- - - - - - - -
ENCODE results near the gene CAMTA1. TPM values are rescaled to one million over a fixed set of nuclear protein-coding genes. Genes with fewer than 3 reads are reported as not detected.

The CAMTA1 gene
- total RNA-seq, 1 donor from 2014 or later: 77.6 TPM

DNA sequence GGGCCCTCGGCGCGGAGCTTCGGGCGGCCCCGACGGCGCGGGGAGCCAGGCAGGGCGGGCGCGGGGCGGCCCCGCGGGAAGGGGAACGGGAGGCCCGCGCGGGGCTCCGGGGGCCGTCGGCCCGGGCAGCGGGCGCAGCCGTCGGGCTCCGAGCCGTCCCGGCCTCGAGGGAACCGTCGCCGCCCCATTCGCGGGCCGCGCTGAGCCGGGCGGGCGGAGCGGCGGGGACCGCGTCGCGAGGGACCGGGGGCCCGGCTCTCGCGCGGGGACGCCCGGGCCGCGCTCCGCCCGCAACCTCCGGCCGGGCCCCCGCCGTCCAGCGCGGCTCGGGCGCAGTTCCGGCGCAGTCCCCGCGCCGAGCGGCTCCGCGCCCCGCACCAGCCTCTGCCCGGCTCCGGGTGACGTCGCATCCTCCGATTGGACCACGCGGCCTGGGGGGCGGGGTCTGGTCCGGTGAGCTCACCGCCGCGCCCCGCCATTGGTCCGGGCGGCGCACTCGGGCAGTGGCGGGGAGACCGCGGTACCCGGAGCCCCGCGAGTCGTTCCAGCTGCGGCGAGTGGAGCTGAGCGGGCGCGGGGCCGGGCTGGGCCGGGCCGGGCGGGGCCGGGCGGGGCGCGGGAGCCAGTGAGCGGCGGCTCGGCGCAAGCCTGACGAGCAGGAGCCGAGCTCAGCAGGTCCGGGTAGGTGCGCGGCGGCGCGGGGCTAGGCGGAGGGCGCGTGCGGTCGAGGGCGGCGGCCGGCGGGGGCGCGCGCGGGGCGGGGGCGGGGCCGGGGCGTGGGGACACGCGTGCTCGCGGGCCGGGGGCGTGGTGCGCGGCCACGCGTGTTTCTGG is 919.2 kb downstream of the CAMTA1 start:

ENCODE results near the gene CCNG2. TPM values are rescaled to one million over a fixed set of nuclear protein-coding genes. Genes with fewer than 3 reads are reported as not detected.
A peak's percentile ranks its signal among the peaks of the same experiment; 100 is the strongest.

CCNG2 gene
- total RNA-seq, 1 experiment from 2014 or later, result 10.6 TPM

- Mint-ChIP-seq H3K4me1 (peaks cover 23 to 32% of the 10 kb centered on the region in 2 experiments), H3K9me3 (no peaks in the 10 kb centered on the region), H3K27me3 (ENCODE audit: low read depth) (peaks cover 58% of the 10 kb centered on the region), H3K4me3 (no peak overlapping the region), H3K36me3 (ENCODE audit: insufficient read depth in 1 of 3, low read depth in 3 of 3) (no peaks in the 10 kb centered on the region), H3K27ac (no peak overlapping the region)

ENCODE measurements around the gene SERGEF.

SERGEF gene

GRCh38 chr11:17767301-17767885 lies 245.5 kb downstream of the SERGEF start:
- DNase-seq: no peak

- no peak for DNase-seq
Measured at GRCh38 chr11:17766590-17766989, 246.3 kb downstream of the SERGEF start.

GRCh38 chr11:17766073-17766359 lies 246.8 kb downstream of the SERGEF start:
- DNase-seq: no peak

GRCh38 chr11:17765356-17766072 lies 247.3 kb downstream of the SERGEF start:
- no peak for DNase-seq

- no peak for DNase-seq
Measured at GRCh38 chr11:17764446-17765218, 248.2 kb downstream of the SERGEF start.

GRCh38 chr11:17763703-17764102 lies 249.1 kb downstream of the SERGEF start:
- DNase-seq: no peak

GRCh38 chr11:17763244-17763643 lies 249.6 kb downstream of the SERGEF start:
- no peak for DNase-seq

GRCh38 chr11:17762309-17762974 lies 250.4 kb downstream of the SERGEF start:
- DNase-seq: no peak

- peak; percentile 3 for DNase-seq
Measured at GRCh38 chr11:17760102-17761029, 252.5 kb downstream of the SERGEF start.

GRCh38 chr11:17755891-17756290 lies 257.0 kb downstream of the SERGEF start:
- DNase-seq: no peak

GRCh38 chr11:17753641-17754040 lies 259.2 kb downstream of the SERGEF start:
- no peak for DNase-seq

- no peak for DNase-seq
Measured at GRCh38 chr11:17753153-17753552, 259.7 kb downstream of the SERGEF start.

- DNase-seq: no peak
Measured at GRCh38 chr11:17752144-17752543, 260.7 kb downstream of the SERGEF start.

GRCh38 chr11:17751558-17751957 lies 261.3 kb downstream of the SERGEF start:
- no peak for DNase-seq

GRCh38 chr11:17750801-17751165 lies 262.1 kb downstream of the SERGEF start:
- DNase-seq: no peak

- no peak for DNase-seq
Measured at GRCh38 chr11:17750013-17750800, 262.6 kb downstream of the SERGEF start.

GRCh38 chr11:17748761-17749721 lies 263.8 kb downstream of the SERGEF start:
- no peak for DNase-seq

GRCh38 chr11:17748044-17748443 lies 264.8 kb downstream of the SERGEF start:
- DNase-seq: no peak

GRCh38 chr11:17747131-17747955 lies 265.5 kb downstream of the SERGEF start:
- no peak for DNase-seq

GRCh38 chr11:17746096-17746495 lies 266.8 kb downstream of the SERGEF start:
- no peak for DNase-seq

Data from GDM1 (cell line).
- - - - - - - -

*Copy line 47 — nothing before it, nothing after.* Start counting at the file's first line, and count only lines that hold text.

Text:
- DNase-seq: no peak